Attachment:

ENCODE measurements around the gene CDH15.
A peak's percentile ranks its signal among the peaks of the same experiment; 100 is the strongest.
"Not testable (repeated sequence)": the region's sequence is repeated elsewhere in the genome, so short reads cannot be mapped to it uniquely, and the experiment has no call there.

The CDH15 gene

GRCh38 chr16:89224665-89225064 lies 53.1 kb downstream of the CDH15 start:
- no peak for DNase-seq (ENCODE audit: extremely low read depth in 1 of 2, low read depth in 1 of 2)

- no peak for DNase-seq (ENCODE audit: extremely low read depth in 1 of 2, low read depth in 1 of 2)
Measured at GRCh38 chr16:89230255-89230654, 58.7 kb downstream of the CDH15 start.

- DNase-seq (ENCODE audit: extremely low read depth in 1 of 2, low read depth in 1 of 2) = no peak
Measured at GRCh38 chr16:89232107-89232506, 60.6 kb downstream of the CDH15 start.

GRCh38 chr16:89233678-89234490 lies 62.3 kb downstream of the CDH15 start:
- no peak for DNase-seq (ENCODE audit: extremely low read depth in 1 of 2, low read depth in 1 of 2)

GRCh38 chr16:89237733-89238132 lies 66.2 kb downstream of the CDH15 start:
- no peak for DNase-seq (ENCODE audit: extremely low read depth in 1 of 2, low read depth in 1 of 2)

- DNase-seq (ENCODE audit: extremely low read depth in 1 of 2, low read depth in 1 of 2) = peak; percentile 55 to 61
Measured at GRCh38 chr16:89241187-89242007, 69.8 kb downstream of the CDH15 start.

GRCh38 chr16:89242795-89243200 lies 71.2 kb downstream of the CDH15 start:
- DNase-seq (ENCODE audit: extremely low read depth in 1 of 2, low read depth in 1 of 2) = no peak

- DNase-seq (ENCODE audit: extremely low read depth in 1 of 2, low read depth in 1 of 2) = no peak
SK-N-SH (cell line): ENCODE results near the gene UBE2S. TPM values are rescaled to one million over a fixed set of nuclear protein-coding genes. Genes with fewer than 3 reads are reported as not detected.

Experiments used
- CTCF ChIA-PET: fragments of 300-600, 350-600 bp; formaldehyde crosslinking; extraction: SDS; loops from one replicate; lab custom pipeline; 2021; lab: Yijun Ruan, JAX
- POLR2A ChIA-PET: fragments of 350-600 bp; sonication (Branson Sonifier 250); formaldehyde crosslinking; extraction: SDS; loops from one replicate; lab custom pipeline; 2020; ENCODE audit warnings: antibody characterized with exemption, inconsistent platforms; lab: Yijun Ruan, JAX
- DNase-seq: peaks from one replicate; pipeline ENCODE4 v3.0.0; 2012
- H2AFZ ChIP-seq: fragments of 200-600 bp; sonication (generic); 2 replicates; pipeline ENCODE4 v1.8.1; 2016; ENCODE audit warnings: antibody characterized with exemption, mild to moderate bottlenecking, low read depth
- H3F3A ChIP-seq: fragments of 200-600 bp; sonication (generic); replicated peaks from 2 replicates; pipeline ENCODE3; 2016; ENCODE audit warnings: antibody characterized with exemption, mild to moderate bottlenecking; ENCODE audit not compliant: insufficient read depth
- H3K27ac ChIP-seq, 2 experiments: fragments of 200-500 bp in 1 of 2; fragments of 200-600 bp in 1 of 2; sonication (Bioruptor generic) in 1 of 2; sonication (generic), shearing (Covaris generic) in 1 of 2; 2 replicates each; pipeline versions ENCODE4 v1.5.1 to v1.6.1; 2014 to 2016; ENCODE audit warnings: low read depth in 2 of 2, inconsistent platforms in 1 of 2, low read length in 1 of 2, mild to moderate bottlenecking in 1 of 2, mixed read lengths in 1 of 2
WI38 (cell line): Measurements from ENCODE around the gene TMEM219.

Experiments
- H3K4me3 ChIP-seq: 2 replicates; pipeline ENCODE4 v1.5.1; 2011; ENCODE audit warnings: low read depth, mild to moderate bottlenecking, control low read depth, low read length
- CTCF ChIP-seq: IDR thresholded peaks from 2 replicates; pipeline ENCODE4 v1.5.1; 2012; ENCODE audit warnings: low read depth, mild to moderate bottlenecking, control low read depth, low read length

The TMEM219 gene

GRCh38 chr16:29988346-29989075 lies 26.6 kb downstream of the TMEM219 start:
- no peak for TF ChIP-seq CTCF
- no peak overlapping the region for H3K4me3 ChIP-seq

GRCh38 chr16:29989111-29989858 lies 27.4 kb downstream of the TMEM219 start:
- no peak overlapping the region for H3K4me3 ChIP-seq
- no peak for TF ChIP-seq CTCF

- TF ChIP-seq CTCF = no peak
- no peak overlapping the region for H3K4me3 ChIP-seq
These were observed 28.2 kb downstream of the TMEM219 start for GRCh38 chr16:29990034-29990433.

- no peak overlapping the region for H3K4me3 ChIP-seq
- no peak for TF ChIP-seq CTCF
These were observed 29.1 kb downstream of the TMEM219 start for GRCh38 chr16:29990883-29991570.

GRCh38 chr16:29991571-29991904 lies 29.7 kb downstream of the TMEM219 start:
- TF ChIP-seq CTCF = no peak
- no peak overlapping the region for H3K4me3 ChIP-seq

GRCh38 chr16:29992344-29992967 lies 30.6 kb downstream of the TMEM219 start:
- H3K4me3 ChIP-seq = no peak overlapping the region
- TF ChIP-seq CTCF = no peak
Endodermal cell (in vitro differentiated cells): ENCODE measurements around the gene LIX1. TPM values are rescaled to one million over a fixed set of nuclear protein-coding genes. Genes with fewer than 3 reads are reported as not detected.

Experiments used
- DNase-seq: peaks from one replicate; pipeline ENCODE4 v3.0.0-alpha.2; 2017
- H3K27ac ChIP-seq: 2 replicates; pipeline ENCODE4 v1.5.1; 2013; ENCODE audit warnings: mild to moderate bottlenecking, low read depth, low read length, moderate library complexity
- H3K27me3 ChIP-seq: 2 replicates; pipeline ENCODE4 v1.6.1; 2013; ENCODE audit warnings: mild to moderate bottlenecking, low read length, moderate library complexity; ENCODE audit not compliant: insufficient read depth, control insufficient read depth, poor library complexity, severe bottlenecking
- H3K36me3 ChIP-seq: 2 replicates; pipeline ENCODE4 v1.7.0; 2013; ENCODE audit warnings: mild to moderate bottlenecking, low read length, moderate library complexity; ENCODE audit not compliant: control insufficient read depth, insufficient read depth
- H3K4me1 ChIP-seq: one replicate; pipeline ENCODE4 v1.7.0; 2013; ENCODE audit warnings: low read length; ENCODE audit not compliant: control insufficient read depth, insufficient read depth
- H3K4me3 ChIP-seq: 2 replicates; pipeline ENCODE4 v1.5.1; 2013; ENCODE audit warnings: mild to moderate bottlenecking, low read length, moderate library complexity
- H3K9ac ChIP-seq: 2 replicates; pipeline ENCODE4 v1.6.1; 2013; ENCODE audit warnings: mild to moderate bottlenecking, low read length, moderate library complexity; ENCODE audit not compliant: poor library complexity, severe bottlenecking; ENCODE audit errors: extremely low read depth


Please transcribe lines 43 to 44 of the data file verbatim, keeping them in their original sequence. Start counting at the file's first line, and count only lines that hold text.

- no peak for TF ChIP-seq CTCF
These were observed 29.1 kb downstream of the TMEM219 start for GRCh38 chr16:29990883-29991570.